'One of the best guides available on medicinal plants in the American Southwest.'
-- Choice Reviews '[Medicinal Plants of the American Southwest] is highly recommended to all naturalists living in the southwest of America, as well as organic studies students, however especially recommended to all inhabitants of the featured area.'
-- Midwest Book Review'The plant monographs are a combination of folk medicine, well-researched scientific findings, and conclusions found in the latest scientific journals. The bibliography is arranged clearly and neatly. I particularly like the way in which the author lists references separately for each plant, making it easy and accessible for the reader who may choose to do further research on an individual plant. The author's photography is also commendable...which will make field identification of the plants nearly effortless.'
-- HerbalGram'The author has a functional belief in self-healing; the approach here is to offer nonpharmaceutical alternatives to standard medical therapeutics.'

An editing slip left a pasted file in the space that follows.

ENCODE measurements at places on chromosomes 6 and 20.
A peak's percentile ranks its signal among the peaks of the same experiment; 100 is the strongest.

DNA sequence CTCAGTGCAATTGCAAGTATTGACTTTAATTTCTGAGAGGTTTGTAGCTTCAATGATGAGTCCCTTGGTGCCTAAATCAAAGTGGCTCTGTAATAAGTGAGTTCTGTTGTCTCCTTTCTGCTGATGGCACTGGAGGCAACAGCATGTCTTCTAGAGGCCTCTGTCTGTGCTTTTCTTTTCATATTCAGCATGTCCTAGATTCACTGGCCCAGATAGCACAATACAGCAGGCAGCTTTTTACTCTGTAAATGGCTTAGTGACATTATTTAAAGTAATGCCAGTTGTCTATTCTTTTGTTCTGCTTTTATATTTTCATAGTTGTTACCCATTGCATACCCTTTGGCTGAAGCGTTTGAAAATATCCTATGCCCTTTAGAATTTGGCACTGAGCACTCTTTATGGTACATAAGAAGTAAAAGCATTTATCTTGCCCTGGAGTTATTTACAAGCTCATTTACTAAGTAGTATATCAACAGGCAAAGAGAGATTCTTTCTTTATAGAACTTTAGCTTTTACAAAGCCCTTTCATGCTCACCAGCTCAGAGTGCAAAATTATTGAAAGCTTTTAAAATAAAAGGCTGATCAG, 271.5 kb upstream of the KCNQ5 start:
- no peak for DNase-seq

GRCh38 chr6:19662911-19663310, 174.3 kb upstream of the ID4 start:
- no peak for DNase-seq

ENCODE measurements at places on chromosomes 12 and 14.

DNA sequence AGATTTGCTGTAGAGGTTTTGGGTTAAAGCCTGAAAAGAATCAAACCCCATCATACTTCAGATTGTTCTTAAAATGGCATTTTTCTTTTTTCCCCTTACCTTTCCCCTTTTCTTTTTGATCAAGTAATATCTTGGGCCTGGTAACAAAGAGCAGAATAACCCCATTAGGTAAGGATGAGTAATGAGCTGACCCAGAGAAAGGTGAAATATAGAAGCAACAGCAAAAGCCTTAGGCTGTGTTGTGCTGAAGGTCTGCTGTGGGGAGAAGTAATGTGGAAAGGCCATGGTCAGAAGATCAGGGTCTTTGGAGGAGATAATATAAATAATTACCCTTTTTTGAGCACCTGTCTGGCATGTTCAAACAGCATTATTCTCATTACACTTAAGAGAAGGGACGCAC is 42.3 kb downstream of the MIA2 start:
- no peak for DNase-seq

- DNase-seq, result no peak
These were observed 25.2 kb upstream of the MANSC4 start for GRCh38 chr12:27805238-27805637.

-- The Bloomsbury Review'The comprehensive field guide to plants from Acacia to Yucca instructs on collection, preparation and use of the Southwest s botanical bounty.'
-- Arizona Highways'As a working model of a modern herbal, the value of this book transcends both the limits of its geographic scope and its focus on nondomestic plant species. It should be of interest to lay readers and scientists alike, consumers and practitioners of herbal medicine, ethnobotanists, pharmacognosists, policy-makers, regulators and those interested in the utilization of wild medicinal plant species.'
-- Phytomedicine'researched, practical, and pertinent, this work serves as a resource for those who are interested in finding medicine from the land.'
-- Paper Clips'he equips the reader with practical information that can be readily applied, while at the same time lending insights that can only come from someone with a true passion for, and intimate knowledge of, botanical medicines.'
-- Alternative Medicine Review'Succinct practical indications and usage profiles of over  mostly SW desert plants by a herbalist who walks his talk.'
About the Author
Charles W. Kane is considered a leading authority on wild plant medicines. His books are found from Harvard's botany library to coffee tables and truck stops. He is a veteran of the war on terrorism and lives in southern Arizona. He has also written Sonoran Desert Food Plants
and Herbal Medicine: Trends and Traditions